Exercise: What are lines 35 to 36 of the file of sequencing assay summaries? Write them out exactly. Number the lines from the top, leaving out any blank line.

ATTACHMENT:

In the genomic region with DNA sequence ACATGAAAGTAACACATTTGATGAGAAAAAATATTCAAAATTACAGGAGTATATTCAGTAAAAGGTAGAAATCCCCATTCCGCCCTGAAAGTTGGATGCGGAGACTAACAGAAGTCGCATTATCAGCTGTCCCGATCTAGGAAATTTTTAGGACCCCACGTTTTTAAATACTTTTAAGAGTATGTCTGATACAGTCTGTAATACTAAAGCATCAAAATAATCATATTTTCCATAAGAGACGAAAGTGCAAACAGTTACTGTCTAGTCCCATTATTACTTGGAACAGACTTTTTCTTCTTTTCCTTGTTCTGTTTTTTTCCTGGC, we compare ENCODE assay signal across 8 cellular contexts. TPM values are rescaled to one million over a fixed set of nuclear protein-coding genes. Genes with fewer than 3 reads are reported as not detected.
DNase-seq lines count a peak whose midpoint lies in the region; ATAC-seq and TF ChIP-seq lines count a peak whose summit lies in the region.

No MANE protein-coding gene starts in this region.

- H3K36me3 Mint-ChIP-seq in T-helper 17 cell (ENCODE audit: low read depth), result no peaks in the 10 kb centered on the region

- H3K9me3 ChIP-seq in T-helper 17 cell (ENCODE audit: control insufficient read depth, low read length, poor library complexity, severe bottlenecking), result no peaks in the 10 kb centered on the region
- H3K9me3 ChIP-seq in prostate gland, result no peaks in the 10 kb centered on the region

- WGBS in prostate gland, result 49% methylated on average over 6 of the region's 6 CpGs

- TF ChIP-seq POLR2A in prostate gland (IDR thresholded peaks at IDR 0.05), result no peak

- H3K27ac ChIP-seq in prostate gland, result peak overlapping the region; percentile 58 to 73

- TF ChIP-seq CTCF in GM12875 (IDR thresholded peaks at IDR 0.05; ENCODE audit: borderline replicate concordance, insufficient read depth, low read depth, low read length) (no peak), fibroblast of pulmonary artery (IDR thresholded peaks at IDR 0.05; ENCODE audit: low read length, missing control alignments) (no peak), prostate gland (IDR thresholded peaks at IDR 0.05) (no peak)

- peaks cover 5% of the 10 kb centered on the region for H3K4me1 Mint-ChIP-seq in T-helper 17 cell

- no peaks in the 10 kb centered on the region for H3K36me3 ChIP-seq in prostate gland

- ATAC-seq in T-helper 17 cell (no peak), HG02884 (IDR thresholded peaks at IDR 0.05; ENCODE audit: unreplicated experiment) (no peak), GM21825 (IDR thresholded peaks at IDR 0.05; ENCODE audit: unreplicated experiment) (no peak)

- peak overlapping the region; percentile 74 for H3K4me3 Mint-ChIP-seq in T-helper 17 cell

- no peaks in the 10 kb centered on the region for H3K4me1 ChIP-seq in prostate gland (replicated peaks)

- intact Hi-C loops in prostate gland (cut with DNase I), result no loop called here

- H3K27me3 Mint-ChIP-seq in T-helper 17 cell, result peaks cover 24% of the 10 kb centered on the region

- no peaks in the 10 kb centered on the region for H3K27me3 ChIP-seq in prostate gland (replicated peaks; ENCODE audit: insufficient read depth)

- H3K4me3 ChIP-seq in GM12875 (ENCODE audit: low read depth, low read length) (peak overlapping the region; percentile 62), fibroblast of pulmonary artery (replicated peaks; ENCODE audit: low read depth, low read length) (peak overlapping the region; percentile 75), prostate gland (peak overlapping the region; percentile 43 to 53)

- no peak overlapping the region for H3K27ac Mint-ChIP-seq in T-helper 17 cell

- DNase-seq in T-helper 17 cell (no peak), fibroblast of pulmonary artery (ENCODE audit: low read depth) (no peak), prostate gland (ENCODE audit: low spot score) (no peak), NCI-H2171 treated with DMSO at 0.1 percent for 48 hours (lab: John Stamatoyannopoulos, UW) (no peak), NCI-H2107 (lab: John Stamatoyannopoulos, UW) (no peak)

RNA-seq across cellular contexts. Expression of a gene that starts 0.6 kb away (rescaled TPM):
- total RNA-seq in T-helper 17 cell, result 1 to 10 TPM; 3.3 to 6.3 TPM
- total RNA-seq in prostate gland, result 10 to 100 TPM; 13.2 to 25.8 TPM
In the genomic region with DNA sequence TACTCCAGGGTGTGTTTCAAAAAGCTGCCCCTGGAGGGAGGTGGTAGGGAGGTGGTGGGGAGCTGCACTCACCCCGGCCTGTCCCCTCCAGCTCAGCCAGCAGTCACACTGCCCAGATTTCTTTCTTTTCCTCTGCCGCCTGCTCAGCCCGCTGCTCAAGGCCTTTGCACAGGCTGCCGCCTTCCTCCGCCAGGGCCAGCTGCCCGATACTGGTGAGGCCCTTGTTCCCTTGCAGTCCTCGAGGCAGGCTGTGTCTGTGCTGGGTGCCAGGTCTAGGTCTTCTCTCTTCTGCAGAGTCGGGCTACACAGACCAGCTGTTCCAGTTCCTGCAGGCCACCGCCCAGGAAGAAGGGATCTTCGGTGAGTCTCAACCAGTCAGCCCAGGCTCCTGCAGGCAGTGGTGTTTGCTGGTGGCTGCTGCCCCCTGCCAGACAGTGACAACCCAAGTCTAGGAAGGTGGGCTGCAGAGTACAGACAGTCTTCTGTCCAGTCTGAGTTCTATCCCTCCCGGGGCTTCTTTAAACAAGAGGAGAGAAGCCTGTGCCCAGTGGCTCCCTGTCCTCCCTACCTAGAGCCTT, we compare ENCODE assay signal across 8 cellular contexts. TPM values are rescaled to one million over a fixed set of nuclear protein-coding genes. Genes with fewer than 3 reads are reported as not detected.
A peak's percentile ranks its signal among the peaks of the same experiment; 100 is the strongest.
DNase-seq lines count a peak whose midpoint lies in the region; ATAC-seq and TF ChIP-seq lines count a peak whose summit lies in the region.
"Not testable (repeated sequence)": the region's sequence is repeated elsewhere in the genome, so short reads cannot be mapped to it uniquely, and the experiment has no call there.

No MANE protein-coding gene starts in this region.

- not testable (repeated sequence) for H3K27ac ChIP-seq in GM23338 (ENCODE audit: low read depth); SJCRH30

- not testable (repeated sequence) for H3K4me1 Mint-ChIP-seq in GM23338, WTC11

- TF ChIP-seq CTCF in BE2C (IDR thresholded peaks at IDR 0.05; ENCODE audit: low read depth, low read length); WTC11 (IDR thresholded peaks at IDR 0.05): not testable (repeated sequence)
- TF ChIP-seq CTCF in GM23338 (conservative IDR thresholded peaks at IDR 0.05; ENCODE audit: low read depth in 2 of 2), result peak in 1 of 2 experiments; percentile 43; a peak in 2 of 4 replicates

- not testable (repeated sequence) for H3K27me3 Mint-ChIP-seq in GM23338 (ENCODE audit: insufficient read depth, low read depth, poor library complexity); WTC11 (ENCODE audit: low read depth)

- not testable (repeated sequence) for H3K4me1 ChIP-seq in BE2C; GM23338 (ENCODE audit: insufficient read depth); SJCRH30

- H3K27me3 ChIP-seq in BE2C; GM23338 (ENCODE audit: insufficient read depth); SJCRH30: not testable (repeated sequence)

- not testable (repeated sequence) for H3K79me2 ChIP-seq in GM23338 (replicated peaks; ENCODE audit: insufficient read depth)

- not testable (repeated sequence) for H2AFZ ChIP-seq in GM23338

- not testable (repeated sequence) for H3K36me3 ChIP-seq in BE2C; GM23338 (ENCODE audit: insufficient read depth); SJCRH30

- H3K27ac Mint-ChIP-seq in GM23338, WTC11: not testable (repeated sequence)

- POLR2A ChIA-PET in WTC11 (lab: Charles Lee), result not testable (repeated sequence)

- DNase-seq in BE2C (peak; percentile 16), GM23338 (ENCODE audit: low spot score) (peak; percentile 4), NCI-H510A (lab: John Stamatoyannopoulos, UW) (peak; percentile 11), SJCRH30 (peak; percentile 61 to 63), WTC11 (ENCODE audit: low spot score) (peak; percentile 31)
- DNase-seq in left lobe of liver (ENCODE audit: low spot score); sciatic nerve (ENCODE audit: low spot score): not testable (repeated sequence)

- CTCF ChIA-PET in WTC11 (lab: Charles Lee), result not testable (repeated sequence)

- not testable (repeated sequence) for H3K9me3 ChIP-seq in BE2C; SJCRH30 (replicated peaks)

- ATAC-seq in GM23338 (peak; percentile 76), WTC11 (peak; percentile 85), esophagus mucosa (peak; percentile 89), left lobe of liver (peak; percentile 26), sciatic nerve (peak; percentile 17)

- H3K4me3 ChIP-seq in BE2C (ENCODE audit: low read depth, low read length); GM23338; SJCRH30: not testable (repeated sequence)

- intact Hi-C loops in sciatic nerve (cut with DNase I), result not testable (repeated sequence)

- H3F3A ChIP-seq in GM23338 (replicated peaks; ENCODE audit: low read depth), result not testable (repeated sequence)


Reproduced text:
- not testable (repeated sequence) for H3K4me1 ChIP-seq in BE2C; GM23338 (ENCODE audit: insufficient read depth); SJCRH30

- H3K27me3 ChIP-seq in BE2C; GM23338 (ENCODE audit: insufficient read depth); SJCRH30: not testable (repeated sequence)